The patient underwent a pathergy test in right arm, which was positive, and a punch biopsy of the skin in the region of the acneiform eruption on his back showed evidence only of pseudofolliculitis. Given the clinical suspicion of BD, treatment was begun with oral glucocorticoids at a dose of 20mg a day. The treatment with corticosteroids improved the ulcers and skin lesions, but there was no change in the dysphonia. The aneurysm observed in CT images subsequently required surgical treatment, which was successful.

Behçet's disease is an immune-mediated systemic vasculitis, characterized by the presence of recurrent orogenital ulcers, ocular inflammation and skin lesions. The etiology and pathogenesis of BD are unknown, although it has been demonstrated that the presence of human leukocyte antigen (HLA) B51 constitutes an important genetic predisposing factor, especially among patients from the Middle and Far East.1

Being a multisystemic vasculitis, almost any part of the organism can be affected. The oral ulcers, recurrent and painful, are present in 90%–100% of the patients with BD. Other frequent clinical manifestations are genital ulcers (60%–80%), ocular lesions (67%–95%), skin lesions (41%–94%), arthritis (47%–69%) and neurological involvement (8%–31%).2 The cutaneous manifestations of the patient we describe was nearly diagnostic of BD.

In contrast to central nervous system involvement, which is common in BD, peripheral nervous system manifestations are rare. There have been isolated cases of Guillain–Barré syndrome, mononeuritis multiplex, sensorimotor neuropathy, autonomic neuropathies and subclinical nerve conduction abnormalities.3 However, vocal cord involvement is unusual and, to date, only 2 cases have been reported in the medical literature.4,5

The most probable explanation for this occurrence could be the presence of vasculitis at the level of the recurrent laryngeal nerve.5 In the case of this patient we found no other condition to explain the dysphonia.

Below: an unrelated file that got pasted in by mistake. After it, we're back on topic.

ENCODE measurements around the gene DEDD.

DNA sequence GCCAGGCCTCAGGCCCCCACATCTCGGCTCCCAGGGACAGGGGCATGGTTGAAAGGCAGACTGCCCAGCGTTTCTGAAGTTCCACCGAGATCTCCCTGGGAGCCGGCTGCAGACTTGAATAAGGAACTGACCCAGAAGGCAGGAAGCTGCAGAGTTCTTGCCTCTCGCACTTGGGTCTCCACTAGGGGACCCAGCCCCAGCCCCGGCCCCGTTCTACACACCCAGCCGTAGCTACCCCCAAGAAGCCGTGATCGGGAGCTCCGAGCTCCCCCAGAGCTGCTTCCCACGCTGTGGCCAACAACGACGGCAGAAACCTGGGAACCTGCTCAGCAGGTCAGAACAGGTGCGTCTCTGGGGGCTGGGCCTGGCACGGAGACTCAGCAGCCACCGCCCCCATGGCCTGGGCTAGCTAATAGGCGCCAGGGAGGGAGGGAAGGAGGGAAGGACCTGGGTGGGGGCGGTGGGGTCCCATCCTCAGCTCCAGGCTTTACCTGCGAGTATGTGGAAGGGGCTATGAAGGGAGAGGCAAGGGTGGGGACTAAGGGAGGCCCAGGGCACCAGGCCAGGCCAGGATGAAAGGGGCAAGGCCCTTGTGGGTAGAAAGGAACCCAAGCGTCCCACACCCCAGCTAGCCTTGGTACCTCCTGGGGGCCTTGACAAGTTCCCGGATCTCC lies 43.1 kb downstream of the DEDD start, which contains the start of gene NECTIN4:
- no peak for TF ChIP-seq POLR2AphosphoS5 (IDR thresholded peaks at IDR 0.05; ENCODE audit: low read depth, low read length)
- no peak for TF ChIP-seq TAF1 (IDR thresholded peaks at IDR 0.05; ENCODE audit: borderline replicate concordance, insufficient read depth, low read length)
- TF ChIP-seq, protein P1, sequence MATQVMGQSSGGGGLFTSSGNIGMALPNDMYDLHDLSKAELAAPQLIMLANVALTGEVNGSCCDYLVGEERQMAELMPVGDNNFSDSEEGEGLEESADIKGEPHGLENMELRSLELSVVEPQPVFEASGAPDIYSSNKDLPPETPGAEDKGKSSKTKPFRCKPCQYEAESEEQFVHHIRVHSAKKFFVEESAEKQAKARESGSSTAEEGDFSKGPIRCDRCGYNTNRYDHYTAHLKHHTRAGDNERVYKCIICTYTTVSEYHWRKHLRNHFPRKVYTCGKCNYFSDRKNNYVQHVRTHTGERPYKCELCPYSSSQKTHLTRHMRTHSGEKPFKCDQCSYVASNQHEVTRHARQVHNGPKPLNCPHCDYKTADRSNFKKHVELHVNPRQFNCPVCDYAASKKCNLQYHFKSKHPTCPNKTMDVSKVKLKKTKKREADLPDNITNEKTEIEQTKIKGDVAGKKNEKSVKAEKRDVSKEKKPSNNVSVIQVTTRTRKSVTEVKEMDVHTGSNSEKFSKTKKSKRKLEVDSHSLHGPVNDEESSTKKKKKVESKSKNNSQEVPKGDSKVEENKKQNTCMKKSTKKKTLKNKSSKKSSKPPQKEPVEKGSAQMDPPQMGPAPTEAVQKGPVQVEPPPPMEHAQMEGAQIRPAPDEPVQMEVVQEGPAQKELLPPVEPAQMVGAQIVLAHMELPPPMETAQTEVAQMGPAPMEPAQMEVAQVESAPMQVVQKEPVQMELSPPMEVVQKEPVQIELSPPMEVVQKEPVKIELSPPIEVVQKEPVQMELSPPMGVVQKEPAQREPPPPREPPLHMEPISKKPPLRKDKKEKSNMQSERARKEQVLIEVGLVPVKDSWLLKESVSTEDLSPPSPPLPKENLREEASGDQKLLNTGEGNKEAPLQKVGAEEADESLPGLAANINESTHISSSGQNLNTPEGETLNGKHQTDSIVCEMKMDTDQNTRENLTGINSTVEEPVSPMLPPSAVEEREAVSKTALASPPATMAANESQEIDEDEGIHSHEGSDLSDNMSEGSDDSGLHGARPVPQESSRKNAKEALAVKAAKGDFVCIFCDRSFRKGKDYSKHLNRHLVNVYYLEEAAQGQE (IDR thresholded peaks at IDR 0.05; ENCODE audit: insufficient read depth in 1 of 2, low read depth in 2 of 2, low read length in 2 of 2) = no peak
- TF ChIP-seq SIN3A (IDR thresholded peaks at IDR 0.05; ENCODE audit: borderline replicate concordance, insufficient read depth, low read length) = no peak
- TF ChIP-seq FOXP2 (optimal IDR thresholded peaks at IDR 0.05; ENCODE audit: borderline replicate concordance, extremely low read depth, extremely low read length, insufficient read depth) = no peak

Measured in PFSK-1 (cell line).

In conclusion, BD should be taken into account in the differential diagnosis of sudden dysphonia in the absence of other more common findings, especially in regions in which the disease is frequent.

O. Singer
Cogan and Behcet syndromes
Rheum Dis Clin N Am, 41 (2015), pp. 75-91
P. Morales-Angulo,P. Vergara,S. Obeso-Agüero,L. Acle,M.A. Gonzalez-Gay
Manifestaciones otorrinolaringológicas en pacientes con enfermedad de Behcet
Acta Otorrinolaringol Esp, 65 (2014), pp. 15-21
A. Al-Araji,D. Kidd
Neuro-Behçet's disease: epidemiology, clinical characteristics, and management
Lancet Neurol, 8 (2009), pp. 192-204
T. Pirildar,O. Celik
Sudden Hoarseness due to unilateral cord vocal paralysis in a patient with Behcet's disease
Clin Rheumatol, 22 (2003), pp. 254-255
O. Karabudak,S. Dogru,B. Dogan,Y. Harmayeri
Unilateral vocal cord paralysis in a patient with Behcet's disease

Please cite this article as: Amao-Ruiz E, Correa-Fernández AM, Gallego-Gil J. Parálisis de cuerda vocal como manifestación clínica de enfermedad de Behçet. Reumatol Clin. 2017;13:306–307.

Corresponding author. (Elvis Amao-Ruiz
Copyright © 2016. Elsevier España, S.L.U. and Sociedad Española de Reumatología y Colegio Mexicano de Reumatología
Reumatol Clin 2017;13:306-7 - Vol. 13 Num.5 DOI: 10.1016/j.reumae.2016.11.002